Two current policy problems for Ireland are to tackle the loss of external competitiveness and to determine the appropriate level and composition of government spending. These issues are linked, since government spending affects the real exchange rate for Ireland, through its impact on the relative price of nontraded goods in terms of traded goods.
In a new paper “Fiscal Policy and International Competitiveness: Evidence from Ireland” (joint with my TCD colleague Vahagn Galstyan), we show that the long-run behaviour of the real exchange rate and the relative price of nontradables is increasing in the long-run level of government consumption but decreasing in the long-run level of government investment.
The intuition is that government consumption tends to drive up economy-wide wages and nontraded prices (since the public sector competes for scarce labour and non-traded inputs), while government investment in the long run improves productivity (especially in the non-traded sector) which is associated with a reduction in the relative price level.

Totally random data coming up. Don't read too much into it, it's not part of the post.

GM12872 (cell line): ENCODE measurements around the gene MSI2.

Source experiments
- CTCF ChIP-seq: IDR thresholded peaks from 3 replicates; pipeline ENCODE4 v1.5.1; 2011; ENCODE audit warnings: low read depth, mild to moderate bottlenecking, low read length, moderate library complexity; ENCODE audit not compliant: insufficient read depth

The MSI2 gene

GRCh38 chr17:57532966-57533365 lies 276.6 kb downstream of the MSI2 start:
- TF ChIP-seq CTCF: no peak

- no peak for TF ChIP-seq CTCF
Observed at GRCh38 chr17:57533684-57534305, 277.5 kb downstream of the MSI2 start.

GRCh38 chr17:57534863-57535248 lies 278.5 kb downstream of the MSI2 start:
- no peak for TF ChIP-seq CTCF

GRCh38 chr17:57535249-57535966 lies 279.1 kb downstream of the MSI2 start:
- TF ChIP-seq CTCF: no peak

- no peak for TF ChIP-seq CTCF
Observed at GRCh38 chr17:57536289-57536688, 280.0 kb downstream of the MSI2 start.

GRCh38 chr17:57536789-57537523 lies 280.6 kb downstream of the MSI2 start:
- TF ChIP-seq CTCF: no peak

The appropriate levels of government consumption and government investment depend on a range of socio-political factors, but these results are worth noting in any debate about the connections between fiscal policy and external competitiveness.